Emergency contraception (EC) is defined as any drug or device used after intercourse to prevent pregnancy. One marketed hormonal method (levonelle-2, LNG 1.5 mg taken as a single dose within 72 h of intercourse) is available in the UK. The Yuzpe regimen, a combination of 100 p,g ethinyloestradiol and 0.5 mg LNG taken twice with the two doses separated by 12 h is no longer marketed, but the same hormones are available in some brands of COC if levonelle-2 is unavailable.
Levonorgestrel 1.5 mg (LNG-EC) inhibits or delays ovulation if it is taken in the early to mid-follicular phase of the cycle. The risk of pregnancy at this time is less than 20%. Within 48 h of ovulation, when the risk of pregnancy is around 30%, LNG-EC appears to be ineffective in inhibiting ovulation. If ovulation does occur abnormalities of the luteal phase are common but the effect of these on fertility is unclear. There is no evidence that LNG-ED interferes with implantation.
There has never been a placebo-controlled trial of EC effectiveness and accurate estimates of efficacy are difficult to make. Many women are unsure of the exact date of their last menstrual period and most do not ovulate on exactly the same day each cycle. The majority of women who use emergency contraception are of unproven fertility and many use it after an accident with a condom which may not in fact have resulted in the leakage of seminal fluid. The chance of conception following one act of intercourse has been calculated to be around 27% per cycle so that even without emergency contraception over 70% of women will not conceive. While it has been suggested that LNG-EC may prevent as many as 90% of pregnancies, particularly if it is used soon after intercourse, this figure is probably a huge overestimate. Beyond 72 h after intercourse, given the likely mechanism of action, LNG-EC is even less effective.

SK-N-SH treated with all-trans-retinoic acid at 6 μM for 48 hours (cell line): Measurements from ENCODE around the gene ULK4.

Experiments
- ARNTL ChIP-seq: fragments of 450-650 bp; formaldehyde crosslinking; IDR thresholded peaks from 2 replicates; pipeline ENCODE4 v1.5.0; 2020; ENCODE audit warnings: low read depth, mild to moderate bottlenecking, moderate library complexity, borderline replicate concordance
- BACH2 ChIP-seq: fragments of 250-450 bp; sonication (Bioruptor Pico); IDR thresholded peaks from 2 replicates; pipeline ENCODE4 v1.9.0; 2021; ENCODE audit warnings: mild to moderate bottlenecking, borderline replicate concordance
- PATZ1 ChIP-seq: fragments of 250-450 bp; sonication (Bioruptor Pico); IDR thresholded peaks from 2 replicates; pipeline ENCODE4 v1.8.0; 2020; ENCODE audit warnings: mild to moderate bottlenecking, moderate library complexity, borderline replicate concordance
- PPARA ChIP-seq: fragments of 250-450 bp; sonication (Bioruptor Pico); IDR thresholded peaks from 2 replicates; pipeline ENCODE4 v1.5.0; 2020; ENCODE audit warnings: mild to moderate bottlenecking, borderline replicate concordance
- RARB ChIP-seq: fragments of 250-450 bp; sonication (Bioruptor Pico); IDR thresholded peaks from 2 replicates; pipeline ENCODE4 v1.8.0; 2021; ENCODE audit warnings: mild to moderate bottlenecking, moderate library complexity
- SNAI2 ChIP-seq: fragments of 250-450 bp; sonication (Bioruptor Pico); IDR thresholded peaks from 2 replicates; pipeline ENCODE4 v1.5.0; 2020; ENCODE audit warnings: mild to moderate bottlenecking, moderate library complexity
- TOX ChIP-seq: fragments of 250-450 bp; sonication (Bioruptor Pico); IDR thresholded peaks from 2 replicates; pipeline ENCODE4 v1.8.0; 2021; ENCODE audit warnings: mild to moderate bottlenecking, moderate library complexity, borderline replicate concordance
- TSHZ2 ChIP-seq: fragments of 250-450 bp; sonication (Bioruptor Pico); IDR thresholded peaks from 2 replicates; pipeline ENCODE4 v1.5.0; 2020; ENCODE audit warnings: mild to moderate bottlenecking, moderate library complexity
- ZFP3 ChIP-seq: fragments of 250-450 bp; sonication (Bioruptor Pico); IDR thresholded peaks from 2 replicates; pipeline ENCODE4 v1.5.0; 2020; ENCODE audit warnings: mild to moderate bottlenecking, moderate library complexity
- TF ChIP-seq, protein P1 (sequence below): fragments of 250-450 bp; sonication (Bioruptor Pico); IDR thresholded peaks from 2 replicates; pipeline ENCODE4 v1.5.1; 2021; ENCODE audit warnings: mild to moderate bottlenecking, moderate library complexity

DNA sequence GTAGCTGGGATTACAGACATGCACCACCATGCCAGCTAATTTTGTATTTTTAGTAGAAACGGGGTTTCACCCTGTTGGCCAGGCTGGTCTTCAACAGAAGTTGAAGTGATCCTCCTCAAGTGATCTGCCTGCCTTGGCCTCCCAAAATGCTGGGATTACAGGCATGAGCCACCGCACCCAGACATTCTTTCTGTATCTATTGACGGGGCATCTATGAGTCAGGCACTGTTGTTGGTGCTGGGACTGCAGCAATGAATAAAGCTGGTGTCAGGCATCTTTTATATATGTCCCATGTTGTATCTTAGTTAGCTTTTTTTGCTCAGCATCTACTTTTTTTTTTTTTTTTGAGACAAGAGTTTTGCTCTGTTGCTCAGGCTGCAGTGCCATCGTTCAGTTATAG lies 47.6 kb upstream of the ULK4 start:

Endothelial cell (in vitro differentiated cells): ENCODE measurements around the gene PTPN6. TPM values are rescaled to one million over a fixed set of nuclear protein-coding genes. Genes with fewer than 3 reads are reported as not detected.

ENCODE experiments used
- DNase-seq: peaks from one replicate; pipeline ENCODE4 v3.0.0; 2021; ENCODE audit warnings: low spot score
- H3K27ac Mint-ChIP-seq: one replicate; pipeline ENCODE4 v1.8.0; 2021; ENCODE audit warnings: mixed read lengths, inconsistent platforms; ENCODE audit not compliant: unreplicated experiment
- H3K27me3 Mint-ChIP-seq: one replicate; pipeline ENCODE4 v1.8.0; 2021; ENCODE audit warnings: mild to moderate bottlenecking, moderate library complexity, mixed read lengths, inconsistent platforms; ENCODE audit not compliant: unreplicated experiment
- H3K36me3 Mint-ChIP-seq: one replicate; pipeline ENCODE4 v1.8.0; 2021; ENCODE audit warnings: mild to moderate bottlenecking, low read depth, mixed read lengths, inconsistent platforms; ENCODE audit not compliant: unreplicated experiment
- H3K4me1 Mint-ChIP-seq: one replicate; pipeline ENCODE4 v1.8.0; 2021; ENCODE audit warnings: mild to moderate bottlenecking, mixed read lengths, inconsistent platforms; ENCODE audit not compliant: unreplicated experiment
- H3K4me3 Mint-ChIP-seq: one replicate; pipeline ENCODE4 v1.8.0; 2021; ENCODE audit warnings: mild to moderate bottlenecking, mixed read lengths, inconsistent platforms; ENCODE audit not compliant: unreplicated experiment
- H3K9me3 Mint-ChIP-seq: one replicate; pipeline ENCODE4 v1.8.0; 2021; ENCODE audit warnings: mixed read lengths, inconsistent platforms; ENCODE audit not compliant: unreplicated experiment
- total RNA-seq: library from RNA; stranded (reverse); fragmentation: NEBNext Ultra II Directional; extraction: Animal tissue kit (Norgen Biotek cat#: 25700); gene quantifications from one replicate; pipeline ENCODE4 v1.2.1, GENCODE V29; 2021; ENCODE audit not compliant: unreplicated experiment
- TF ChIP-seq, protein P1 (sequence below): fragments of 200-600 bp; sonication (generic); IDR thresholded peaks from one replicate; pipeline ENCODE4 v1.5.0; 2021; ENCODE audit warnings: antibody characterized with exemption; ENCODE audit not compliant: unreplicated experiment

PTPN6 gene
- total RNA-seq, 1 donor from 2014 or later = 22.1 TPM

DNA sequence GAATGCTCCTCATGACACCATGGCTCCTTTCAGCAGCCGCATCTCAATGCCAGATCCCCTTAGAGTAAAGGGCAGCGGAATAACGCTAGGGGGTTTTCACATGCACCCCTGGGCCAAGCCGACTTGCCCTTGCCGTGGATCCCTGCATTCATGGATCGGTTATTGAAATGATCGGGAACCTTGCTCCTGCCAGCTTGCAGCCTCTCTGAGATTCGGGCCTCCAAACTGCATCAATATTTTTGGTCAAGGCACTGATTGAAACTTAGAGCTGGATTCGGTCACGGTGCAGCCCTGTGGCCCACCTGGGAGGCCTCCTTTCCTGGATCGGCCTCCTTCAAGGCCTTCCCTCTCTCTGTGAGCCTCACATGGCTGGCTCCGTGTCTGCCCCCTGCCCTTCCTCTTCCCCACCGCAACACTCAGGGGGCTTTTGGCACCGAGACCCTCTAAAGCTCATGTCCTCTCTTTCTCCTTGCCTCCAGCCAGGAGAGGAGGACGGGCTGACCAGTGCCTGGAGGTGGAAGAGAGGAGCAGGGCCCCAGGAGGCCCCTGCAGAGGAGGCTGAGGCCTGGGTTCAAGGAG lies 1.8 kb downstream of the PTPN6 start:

LNG-EC is free from side effects. Subsequent menses normally occur at the expected time. Few data are available on the safety of LNG-EC but the World Health Organization advises that there are no contraindications to its use .There is no evidence that the regime is teratogenic should it fail to prevent pregnancy.
The copper IUD (but not the LNG-IUS) is a highly effective emergency contraceptive with failure rates of less than 1%. In the UK it is used for up to 5 days after the estimated day of ovulation, which may be more than 5 days after intercourse. It is particularly appropriate for women who wish to continue the IUD as a long-term method of contraception. Most women requesting emergency contraception are however young and nulli-parous and it can sometimes be difficult to insert a device. Simultaneous antibiotic treatment for chlamydia infection is recommended for women at risk.
In 2003 6% of women of reproductive age had used emergency contraception at least once in the past year. Among women aged 16-17 that figure rose to 20%. A number of studies suggest that around 11% of women presenting for abortion in the UK used emergency contraception to try to prevent the pregnancy. More than seven studies, undertaken in a variety of countries and settings, and using a variety of methods of emergency contraception, have shown that advanced provision of EC (giving a supply to be kept until needed) increases use. It also encourages earlier use and, except in adolescents, does not lead to the abandonment of more reliable methods of contraception. Increased use of EC, however, has not as yet been shown to reduce abortion rates.
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The first trimester is very important for the mother and the baby. For most women it is common to find out about their pregnancy after they have missed their menstrual cycle. Since, not all women note their menstrual cycle and dates of intercourse, it may cause slight confusion about the exact date of conception. That is why most women find out that they are pregnant only after one month of pregnancy.